Welcome to MCEEA’s Faces on Campus campaign!
Over the next year – we will be highlighting the career educators and employers who make up our great organization. Each week we will pay tribute to the individuals who devote their lives to helping students take that key first step into their professional career and the employers who welcome and develop them into the professionals they will become.
We hope you enjoy the insights, stories, and laughs of the people of MCEEA.
This week brings us to Henry Ford College (www.hfcc.edu) in Dearborn. Henry Ford College is a public, two-year college established in 1938 serving about 13,000 undergraduate students.
Our interviewee is Joyce Hovermale – Career Coach. Joyce began her journey at Henry Ford College 10 years ago.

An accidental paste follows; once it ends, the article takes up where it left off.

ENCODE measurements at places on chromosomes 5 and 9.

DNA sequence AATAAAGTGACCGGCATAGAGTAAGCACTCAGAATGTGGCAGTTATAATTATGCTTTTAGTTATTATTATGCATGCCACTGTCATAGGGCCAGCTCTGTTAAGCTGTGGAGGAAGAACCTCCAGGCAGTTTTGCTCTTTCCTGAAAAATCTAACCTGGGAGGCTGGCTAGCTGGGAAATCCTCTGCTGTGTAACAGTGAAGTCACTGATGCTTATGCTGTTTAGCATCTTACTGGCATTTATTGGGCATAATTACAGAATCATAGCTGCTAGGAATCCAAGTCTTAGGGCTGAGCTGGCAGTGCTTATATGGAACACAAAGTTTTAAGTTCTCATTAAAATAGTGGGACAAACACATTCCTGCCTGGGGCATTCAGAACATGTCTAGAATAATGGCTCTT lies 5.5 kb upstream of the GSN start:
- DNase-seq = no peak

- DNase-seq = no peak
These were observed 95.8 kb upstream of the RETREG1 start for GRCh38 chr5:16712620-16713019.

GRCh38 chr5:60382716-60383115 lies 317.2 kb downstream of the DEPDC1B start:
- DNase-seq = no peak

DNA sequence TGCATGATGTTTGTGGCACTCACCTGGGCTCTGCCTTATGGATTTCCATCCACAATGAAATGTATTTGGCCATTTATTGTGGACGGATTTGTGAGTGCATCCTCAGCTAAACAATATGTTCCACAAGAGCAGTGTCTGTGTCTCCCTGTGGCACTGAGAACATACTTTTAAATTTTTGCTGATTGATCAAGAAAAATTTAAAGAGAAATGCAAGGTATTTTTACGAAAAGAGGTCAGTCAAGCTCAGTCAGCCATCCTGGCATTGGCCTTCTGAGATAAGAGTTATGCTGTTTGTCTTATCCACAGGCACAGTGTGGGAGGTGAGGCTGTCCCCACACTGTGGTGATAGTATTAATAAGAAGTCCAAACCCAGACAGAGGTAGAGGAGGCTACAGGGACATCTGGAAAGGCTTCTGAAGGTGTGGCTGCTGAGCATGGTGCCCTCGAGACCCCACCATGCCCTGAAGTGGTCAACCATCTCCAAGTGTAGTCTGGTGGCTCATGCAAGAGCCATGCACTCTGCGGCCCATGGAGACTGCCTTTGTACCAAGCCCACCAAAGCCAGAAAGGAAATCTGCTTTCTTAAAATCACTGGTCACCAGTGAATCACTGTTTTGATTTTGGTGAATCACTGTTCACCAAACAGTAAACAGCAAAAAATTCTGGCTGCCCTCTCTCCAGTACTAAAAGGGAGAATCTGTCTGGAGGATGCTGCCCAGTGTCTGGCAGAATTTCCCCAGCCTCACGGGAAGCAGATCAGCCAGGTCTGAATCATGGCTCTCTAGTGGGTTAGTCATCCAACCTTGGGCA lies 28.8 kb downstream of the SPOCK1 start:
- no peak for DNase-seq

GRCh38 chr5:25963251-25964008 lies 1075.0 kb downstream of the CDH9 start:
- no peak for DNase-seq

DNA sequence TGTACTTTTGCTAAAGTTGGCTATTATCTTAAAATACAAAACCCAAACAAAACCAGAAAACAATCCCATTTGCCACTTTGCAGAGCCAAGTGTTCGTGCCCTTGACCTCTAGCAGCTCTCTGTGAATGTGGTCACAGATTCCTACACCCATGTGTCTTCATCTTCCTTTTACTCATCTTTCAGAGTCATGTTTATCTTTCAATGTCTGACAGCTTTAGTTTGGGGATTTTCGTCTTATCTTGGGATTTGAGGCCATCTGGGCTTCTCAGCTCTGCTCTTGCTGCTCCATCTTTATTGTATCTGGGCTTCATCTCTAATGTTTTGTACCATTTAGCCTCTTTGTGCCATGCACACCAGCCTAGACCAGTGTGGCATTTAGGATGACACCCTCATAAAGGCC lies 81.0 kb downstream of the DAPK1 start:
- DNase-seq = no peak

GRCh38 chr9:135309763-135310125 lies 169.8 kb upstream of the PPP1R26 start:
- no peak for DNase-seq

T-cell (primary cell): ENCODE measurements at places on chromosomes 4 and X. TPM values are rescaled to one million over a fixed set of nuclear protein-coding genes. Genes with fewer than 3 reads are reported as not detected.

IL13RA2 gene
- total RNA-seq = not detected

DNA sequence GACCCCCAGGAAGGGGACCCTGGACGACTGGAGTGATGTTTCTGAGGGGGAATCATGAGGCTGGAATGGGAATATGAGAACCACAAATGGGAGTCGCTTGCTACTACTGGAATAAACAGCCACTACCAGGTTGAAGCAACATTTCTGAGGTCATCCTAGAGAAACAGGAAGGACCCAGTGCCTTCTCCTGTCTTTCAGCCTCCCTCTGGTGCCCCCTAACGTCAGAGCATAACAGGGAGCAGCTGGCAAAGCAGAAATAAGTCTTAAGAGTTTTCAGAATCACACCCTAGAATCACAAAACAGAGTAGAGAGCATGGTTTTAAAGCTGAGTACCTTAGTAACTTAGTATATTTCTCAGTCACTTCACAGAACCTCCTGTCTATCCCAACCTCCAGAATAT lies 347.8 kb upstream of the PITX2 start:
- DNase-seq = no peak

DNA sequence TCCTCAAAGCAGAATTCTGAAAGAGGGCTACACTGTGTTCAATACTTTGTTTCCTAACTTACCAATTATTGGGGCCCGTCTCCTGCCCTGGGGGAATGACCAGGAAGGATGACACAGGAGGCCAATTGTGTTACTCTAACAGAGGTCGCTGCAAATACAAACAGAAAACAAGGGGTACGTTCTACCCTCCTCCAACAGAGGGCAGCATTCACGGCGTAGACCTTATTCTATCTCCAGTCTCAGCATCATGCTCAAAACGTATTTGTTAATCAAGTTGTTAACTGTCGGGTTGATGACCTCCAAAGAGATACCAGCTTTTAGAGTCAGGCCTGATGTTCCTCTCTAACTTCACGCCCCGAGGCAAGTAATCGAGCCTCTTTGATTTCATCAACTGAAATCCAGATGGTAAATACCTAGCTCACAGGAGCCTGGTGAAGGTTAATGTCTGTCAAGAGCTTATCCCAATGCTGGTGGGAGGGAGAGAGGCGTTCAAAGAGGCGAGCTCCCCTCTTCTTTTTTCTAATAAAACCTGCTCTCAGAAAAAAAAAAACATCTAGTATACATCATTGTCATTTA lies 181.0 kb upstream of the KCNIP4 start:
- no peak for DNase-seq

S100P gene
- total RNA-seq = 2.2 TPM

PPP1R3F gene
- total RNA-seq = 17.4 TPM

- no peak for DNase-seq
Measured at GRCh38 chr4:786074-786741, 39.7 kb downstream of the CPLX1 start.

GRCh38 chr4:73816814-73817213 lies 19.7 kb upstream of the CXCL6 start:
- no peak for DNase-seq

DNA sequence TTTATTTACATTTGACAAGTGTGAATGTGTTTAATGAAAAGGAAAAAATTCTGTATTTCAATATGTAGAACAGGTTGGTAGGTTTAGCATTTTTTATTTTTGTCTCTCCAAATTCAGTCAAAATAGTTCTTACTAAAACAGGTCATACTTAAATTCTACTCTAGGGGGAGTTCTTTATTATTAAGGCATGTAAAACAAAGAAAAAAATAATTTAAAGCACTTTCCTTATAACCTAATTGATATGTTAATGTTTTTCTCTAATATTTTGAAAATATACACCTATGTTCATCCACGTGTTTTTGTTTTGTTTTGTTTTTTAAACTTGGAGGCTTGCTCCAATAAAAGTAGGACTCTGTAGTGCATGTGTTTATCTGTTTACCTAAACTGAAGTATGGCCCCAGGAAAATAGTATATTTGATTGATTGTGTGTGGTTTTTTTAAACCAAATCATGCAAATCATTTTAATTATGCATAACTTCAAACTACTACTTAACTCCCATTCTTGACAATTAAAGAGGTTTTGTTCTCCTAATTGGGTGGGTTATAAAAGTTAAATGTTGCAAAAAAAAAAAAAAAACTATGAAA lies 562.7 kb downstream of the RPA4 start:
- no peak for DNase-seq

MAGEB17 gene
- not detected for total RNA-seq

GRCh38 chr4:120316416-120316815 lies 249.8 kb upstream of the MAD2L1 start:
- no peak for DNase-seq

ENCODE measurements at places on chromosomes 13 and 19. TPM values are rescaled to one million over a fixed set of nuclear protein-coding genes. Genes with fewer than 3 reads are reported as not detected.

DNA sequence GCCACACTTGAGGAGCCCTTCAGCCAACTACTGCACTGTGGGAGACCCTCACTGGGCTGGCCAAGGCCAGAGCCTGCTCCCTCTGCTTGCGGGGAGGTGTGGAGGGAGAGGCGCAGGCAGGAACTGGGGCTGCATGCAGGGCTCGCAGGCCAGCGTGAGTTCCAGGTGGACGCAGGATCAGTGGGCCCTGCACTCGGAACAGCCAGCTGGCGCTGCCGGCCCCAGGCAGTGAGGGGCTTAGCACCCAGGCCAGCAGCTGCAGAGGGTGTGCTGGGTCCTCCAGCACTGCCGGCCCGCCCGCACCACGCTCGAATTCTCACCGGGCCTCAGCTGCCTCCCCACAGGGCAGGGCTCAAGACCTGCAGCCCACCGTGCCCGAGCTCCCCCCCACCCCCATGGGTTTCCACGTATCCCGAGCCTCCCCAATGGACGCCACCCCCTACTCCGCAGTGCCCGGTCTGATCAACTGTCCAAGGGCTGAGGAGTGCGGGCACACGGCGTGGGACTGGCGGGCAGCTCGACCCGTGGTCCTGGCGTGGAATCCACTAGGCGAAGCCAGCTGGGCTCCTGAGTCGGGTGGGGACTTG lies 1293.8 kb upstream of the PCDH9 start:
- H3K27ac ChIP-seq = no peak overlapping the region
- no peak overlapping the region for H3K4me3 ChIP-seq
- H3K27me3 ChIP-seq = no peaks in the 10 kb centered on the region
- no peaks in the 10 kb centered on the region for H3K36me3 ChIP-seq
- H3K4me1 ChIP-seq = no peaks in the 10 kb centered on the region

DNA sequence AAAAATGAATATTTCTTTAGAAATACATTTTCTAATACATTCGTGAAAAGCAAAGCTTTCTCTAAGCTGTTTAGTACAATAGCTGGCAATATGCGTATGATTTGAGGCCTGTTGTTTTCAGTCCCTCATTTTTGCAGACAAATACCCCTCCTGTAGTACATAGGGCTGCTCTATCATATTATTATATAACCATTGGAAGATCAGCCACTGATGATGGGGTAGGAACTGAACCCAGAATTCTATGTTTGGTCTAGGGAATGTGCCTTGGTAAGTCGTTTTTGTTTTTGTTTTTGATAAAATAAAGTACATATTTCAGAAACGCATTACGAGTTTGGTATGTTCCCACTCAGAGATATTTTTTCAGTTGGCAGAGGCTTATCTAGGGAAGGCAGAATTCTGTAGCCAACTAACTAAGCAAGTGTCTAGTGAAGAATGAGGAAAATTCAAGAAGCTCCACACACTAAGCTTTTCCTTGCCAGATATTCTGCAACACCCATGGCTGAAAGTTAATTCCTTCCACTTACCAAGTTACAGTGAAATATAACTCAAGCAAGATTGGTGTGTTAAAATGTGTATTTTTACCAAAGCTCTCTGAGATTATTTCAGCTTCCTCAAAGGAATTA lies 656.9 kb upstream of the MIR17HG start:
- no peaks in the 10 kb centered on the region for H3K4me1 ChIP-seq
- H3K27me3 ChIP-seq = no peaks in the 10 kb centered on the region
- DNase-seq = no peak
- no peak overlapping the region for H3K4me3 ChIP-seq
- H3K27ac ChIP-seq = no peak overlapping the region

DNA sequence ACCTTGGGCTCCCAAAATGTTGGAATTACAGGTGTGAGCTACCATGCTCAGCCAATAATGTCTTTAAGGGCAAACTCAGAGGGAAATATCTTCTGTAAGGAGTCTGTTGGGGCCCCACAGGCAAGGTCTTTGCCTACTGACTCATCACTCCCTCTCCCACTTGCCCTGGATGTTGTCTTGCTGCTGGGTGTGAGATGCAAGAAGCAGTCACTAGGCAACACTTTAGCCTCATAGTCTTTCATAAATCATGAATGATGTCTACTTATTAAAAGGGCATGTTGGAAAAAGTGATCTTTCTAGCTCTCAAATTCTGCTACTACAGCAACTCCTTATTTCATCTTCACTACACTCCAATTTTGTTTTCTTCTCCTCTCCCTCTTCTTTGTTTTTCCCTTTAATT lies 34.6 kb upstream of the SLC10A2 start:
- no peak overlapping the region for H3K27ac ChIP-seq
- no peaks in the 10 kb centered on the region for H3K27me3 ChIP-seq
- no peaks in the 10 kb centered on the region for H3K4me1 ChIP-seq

Joe Bamberger - Is Career Coach your only role within Henry Ford College? Or did you move up into that position?
Joyce Hovermale - I started out with the title of Job Developer, but then I think we realize that that's kind of an outdated title. A Career Coach is a little bit more approachable with students as well as with employers. We made the switch a few years back.
JB - What led you to that position?
JH - Before that, I'd been in HR with an automotive supplier. As we know, back in 2008-2009, we had the recession and that pretty much closed down our facility. I started looking at other HR roles but then found this posting and I thought it sounded interesting, working with recruiters and other employers, but at a college. I applied and lo and behold, I was hired and thoroughly enjoy working with students and employers in this role. I feel like it's the best of both worlds.
JB - What would you say your favorite part of your current role is?